Index 2017

2017-02-16

From the emergency room to the home

The medical and healthcare industry will be an important sector at INDEX17 (c) 2017 Index
The nonwovens industry is driving innovation in the medical and healthcare industry (the Med Tech sector), delivering cost-effective solutions and responding to the growing concern of hospital-acquired and surgical infections, while also meeting the Med Tech sector’s constant search for new technologies to better handle complex surgical procedures.
Indeed, nonwovens are being engineered to have increasingly absorptive, liquid-repellent and virus and bacterial barrier properties, amongst others. These properties are integrated into medical products such as wound dressings, surgical masks, gowns, drapes and implantable surgical fabrics.

“Modern nonwoven solutions provide more cost-effective and efficient solutions than other materials in advanced wound care, effectively treating acute and chronic wounds,” commented Pieter Meijer, Sales Director Medical Division at McAirlaids. “Superabsorbent polymers are a crucial raw material used in the manufacture of nonwoven products, which are used in advanced surgeries and treatments due to their high capability to retain discharges and their property to heal wounds faster.”

While nonwovens are continually being developed into new, transitional or innovative products, they are also improving patient care and comfort and replacing other less versatile materials. Visitors and exhibitors will gather at INDEX™17, the world’s leading nonwovens exhibition, in Geneva from 4th-7th April 2017, to gain first-hand knowledge of the latest developments in nonwovens for medical applications, with exhibitors showcasing the astonishing functional qualities of these versatile materials.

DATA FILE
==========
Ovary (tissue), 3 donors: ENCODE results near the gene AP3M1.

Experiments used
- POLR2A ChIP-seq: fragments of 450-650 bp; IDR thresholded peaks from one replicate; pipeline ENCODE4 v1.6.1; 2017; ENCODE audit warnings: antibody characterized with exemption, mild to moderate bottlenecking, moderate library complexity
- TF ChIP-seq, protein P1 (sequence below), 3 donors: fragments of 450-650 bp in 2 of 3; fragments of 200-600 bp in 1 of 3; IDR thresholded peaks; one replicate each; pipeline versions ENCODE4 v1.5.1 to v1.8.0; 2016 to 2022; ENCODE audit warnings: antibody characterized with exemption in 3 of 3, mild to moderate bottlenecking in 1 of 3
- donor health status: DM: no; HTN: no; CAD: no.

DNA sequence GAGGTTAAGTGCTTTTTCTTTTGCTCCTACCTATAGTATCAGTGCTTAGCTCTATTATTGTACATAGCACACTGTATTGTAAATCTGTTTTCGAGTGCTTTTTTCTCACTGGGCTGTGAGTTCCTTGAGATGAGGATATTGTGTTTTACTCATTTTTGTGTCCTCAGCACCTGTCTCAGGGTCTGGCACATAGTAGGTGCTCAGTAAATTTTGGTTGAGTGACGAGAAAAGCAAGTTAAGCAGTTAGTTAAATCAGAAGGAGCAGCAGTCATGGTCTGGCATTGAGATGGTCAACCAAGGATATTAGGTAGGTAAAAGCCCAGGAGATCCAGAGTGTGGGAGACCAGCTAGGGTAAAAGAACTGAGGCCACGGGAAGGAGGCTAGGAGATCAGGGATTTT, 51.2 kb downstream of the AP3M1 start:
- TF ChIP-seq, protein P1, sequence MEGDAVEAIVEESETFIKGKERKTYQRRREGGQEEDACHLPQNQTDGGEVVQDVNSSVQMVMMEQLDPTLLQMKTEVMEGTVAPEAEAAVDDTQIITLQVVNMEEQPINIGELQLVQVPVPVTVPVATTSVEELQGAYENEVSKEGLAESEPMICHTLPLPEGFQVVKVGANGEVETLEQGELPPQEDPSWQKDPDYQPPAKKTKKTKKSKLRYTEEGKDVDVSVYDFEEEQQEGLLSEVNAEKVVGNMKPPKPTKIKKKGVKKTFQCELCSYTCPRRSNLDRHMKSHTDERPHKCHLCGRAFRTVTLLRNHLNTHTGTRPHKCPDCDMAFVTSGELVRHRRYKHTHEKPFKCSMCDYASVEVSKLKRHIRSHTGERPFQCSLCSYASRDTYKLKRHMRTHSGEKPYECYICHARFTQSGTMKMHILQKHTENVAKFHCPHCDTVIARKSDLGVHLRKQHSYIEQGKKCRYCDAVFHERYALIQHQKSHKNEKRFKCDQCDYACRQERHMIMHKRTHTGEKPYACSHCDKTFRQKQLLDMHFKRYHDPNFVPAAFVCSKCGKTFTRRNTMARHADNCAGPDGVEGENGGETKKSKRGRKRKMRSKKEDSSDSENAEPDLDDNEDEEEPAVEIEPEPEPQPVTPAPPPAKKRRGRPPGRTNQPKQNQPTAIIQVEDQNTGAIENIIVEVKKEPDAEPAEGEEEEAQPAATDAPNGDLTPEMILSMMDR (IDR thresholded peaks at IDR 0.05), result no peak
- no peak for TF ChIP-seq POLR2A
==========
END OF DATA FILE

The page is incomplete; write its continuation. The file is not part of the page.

Reducing infection and improving treatment

Nonwovens present numerous advantages in surgical procedures, primarily as single-use gowns and drapes and, to a lesser extent, for cell integration and tissue regeneration. Developed economies have now widely replaced cotton/linen medical fabrics with single-use ones, and this is increasingly becoming the case in developing countries. This shift is being made slowly but steadily, a noteworthy development in the healthcare sector, given that single-use fabrics used in items such as surgical gowns and drapes considerably reduce the risk of infection.

Nonwovens are also used, albeit to a lesser extent, in tissue scaffolds, providing a greater surface area than most other biomedical textiles, which bring specific benefits to implantable devices. More specifically, nonwovens are able to promote cellular growth through specific spacing, layer thickness and material integrity which allows for customised performance and controlled absorption profiles. 3D tissue scaffolds are even being used for biological engineering.

The patch revolution

Another development is also occurring in the industry, with transdermal nonwoven patches currently being promoted for drug delivery. Already very popular in the US, these “smart” medical patches are constantly evolving and potentially represent a huge market for nonwovens. From vitamin supplement patches to painkillers, there are endless possibilities for their application. In a few years, they might even be a replacement for needles.

Home care boom

The boom in the home care sector is another trend shaping this sector. With an aging population and an increased burden from chronic illness causing an explosion in health expenditures, hospitals are looking for options to not only save costs on admitted patients, but to also provide professional levels of care in a home-setting for those individuals who don’t need full time nursing care or supervision. This has led to increased in-home care, with affordable nonwoven wound and other products now available in retail stores. In this regard, aesthetics and convenience have become essential in home care products. Patients and healthcare professionals are looking for an improved care experience through easy and ready-to-use products.
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